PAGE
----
No one emerged from the womb assigned with an intrinsic purpose. The doctor did not take one look at you and say, with confidence, “You will be a fine race car driver!” or, “I am looking at the forthcoming Youtube sensation of 2030.” Life doesn’t work that way. No baby, child, teenager, or even adult, knows for sure one thing that they are destined to do for the rest of the life, and if they say so, they are deceiving themselves.
The reality is that we make our purpose. It evolves as we get older, acquire more skills, experience more things, and form our values and beliefs.
When I was in middle school, I was insistent that my purpose was to become a writer. I carried a pen and a notepad around with me. I would write in it during class. I would write short stories at home. As sure as a 12 year-old could be, I was sure that I would become a writer.
In high school, I started hearing that there was no money in writing fiction. If you wanted to write and earn a decent living, you’d have to become a journalist. Okay! I said. I’ll become a journalist. Around this time, I began developing an interest in politics. I started writing op-ed pieces for my high school newspaper. I decided that I would major in political science for my undergraduate degree. I was accepted to the University of Ottawa. I thought I had my future all figured out.
And then, at the University of Ottawa, I found one thing that I could not control: other people. Not fitting in, despite loving the program itself, I transferred to McGill University. Being harassed by other students was certainly not within my plans. I had to start anew. I was 18 years-old in a new environment for the second time, and I began questioning everything: what was my purpose, what were my values, what sort of lifestyle did I want in Montreal, etc.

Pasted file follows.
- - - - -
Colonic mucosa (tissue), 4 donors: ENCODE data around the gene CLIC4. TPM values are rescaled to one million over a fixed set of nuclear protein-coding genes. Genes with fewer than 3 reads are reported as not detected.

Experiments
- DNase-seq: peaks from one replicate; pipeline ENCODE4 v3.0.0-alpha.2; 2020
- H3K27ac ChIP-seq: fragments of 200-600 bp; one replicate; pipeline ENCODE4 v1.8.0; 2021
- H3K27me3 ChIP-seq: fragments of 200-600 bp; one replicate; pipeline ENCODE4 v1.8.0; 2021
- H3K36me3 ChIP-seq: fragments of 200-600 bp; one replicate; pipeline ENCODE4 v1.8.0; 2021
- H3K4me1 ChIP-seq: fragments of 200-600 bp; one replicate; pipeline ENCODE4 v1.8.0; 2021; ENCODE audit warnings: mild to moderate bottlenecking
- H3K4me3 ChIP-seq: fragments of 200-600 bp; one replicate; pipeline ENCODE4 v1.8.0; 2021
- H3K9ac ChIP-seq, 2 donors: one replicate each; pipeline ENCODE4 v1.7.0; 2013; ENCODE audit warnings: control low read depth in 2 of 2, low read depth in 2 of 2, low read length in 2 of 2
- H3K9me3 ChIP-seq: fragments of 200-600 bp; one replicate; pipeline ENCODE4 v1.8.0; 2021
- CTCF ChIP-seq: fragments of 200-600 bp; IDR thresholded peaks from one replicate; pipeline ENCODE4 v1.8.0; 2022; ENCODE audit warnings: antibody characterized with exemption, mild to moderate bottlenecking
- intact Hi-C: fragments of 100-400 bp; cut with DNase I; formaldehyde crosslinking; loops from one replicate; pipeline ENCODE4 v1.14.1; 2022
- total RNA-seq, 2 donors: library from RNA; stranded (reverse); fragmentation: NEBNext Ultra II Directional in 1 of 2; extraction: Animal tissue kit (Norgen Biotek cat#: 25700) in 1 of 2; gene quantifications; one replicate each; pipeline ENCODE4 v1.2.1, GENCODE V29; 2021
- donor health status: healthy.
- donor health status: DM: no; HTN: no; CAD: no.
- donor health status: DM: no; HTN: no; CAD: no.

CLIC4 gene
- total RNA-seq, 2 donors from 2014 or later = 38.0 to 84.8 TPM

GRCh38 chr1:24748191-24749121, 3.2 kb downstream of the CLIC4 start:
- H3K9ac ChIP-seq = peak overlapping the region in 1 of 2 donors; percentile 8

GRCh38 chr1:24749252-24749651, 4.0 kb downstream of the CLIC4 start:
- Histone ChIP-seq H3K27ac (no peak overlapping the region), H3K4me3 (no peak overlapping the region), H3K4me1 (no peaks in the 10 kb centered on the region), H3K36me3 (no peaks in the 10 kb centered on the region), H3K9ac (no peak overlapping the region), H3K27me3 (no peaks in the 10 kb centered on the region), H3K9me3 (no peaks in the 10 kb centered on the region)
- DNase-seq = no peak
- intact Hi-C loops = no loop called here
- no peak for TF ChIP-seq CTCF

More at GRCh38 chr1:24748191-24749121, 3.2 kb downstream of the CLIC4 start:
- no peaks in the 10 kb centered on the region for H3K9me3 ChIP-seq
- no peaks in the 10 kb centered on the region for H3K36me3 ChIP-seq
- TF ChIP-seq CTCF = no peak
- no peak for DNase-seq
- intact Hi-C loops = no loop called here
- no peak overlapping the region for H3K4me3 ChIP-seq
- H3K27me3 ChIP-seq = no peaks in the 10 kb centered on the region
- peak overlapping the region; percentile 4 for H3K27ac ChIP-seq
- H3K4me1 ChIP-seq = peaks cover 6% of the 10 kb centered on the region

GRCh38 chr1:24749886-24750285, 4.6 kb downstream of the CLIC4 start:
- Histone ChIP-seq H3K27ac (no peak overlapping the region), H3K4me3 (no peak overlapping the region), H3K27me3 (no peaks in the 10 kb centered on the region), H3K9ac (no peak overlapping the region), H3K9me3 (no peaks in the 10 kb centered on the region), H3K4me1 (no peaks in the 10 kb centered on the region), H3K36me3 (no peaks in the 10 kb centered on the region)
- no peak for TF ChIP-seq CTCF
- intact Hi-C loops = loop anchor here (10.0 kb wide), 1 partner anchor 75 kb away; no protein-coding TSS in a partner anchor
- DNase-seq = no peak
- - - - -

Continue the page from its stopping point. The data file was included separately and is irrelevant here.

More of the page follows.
At McGill, I continued taking classes within the political science department. In my second year, I decided, without much thought, to take a few courses in Canadian politics. That led to a course on the Canadian constitution. And that led to a course on the Canadian judicial process. In my last year, I realized that I actually enjoyed studying the law and felt that I should apply to law school.
But, unconventionally, I decided to take a year off before applying to law school. I wanted to work in the “real world,” and be sure whether law school was the right place for me.
One day, while sitting on the patio of a coffee shop in Montreal, I stumbled upon a non-profit organization that was hiring. The job, however, necessitated relocating to a Cree community 10 hours north of Montreal for at least six months at a time. It involved working at the high school in the community, and creating programs to boost student engagement. “What the hell,” I said. I applied. I got the job. And two months later, I was sitting in a van that was carrying me away from everything I knew.
I applied to law school while living in that community. After my contract ended, I left feeling that my purpose was to be a lawyer for youth. I wanted to help minors navigate the legal system.
When I entered law school a year later, I realized that my “purpose” was largely dictated by market forces: who was hiring, who felt my experience was an asset, who would pay enough that I could start tackling my mountain of student loans. I ended up taking a job at a government agency — nothing that involved youth.
While I made great money there, something was missing: purpose. I didn’t feel that I was doing something that excited me. I also felt that my skills could make more of an impact elsewhere. Because I was working at a government agency that handled workplace law, I became more flexible when I was searching for jobs, but had only one requirement: It would have to involve assisting vulnerable communities.
I then noticed that a legal aid clinic was hiring. The legal aid clinic specifically dealt with representing low-income workers who have been wrongfully terminated for raising their rights at work. Despite that it was a significant pay cut, I applied and landed the job. A year and a half later, I’m still at the legal aid clinic. I received several pay increases (that restored my pay to what my old job gave me) and I can safely say that this is my purpose. Helping those on society’s fringes.
The thing with purpose is that it changes.
I never thought that I would be working where I am, but in a way it makes sense: I always wanted to work in a progressive environment that helped vulnerable communities. Through pursuing my interests, beefing up my skills, and seeing where the need was, I found a job that aligned with my values while sufficiently paying the bills. I write all the time at work; I also write on the side.
You need to be strict on your non-negotiables (values), and flexible on the outcome. You don’t know what’s out there. There might be something better suited to you that you’ve never heard about.